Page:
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Star Tribune not among 50 papers rescinding AP cancellation — yet

This will be an interesting week for Chicago Tribune readers — the paper will run next-to-no Associated Press content. The “experiment” began Sunday.

Cost-cutting newspapers began turning their fire on AP in 2008. They complained that the wire service was too expensive, especially as papers were shrinking to focus on “unique” local news rather than national/international coverage available on thousands of web sites. AP received 180 cancellation notices, even though the wire service is jointly owned by the papers themselves.

One of the biggest potential quitters: the Star Tribune, which gave notice in summer ’08. Because AP has an oppressive two-year notice requirement, the Strib can’t pull the plug on what is probably a seven-figure expense until next summer.

But are they still planning to? Since the exit notices flooded in, AP has revised rates, and announced last week that 50 of the 180 papers have rescinded their cancellations. The wire service did not name most of the papers; a partial list included the big-city New York Daily News.

As it turns out, the Strib remains on the “going, going …” list, according to spokesman Ben Taylor. “We haven’t decided on AP; evaluating our options right now,” he says.

On some level, this makes sense. The Strib has a brand-new board of directors who haven’t hired a publisher; leaving a wire service that plumps out the paper, and often fills local holes, would be the new operating chief’s call, and there’s still more than six months to make it.

Still, I’m betting the Strib won’t bust a move. Why? Aside from the potential logistics, there’s something almost as important: relationships. One of paper’s four new board members, GateHouse Media CEO Michael E. Reed, is also on AP’s board. Of course, Reed has a fiduciary duty to the Strib, and may not participate should the matter come up. But if I’m an APer, I’m thinking this doesn’t hurt my chances.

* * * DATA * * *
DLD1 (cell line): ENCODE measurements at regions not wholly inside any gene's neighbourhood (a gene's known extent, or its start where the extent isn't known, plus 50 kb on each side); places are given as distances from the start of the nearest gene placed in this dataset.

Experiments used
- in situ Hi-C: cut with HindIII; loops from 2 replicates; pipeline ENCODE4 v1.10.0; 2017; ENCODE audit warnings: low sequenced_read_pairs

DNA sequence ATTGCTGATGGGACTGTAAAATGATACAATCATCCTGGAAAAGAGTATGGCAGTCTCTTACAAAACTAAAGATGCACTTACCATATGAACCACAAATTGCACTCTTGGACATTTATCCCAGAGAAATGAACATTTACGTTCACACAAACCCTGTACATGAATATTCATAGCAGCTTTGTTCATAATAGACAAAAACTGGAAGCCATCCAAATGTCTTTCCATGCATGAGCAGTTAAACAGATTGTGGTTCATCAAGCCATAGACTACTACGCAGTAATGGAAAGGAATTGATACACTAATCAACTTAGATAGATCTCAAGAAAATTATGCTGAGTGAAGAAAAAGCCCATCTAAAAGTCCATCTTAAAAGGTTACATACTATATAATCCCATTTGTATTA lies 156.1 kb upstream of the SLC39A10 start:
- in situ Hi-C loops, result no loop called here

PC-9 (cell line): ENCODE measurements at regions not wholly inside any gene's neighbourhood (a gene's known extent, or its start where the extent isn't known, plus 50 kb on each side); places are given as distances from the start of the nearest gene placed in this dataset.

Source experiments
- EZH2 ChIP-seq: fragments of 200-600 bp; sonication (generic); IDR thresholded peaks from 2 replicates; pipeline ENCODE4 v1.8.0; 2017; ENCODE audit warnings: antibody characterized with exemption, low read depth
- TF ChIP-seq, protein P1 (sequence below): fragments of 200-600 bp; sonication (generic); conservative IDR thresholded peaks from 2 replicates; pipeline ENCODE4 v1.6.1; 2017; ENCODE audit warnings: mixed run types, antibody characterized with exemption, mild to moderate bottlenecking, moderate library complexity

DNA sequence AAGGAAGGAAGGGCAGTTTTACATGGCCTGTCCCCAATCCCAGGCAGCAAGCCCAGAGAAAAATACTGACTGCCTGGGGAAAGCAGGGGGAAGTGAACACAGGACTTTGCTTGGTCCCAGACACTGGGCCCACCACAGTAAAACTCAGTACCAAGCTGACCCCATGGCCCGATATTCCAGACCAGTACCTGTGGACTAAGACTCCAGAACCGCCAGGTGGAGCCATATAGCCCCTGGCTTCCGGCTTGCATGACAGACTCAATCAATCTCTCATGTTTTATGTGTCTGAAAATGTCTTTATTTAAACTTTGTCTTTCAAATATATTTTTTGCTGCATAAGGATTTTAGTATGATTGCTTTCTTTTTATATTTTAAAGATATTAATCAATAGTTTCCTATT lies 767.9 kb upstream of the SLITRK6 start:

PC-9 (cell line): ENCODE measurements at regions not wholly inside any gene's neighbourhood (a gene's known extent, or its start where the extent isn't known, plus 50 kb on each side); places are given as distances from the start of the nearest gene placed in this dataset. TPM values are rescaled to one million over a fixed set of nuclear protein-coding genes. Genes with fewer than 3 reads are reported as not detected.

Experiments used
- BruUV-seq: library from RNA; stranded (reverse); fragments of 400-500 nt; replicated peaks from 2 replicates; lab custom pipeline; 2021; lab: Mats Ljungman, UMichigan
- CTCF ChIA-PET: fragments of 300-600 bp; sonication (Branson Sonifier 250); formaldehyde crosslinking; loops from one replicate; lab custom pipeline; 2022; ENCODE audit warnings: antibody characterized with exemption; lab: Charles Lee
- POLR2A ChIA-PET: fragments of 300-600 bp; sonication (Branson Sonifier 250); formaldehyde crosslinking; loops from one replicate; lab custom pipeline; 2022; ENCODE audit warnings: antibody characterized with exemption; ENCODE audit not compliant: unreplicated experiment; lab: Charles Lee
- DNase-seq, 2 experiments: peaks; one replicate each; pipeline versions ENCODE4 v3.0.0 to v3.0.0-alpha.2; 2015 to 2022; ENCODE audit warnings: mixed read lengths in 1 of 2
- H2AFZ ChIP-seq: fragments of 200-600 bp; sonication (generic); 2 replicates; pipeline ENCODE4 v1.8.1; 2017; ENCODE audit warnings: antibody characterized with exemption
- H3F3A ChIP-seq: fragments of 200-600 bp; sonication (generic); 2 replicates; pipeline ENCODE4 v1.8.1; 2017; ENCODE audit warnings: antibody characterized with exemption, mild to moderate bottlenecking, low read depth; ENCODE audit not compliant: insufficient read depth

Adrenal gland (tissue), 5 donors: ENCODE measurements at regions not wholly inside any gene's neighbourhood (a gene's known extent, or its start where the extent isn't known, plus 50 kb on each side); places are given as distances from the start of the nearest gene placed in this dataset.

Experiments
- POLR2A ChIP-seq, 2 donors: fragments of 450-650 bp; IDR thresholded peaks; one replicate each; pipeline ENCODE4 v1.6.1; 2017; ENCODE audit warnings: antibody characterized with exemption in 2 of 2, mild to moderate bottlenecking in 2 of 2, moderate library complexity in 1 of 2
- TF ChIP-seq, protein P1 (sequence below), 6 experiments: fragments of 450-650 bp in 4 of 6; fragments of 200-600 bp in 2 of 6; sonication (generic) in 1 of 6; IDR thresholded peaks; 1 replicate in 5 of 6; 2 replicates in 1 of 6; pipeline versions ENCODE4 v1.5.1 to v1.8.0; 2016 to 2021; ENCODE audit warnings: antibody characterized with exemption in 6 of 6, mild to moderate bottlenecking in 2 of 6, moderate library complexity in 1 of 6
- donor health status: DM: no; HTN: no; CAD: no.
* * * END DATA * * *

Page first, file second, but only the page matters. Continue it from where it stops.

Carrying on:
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Comments (2)

  1. Submitted by Sheila Ehrich on 11/09/2009 - 12:02 pm.

    Oh goody! I can look forward to LESS news in my newspaper?!? I know you can find national and international news on websites, but aside from reading MinnPost at lunch, I still prefer to get my news from a paper that I can hold in my hands as I relax in a comfortable chair in the evening. (I’m obviously over 50.) So what will be the point of picking up a local paper if all you get is local news? I can get that on most any local radio station as I drive home.

  2. Submitted by Rick Prescott on 11/10/2009 - 01:51 am.

    The extensive use of AP material was one of the reasons that I VERY RELUCTANTLY canceled my Strib subscription earlier this year. (The other major reason had to do with time-intensive parenting obligations.)

    AP content is completely ubiquitous on the web — and everywhere else. By the time it showed up on my front porch, it was already read, digested, analyzed, responded to, and superseded.

    David mentions the emerging strategy of reinventing the local newspaper as a truly LOCAL institution, and that’s the future. Syndicated content, because it now has so many alternate outlets, is — and should be — the past for the print medium.

    I hope the Strib can shake the AP dust off of their heels.

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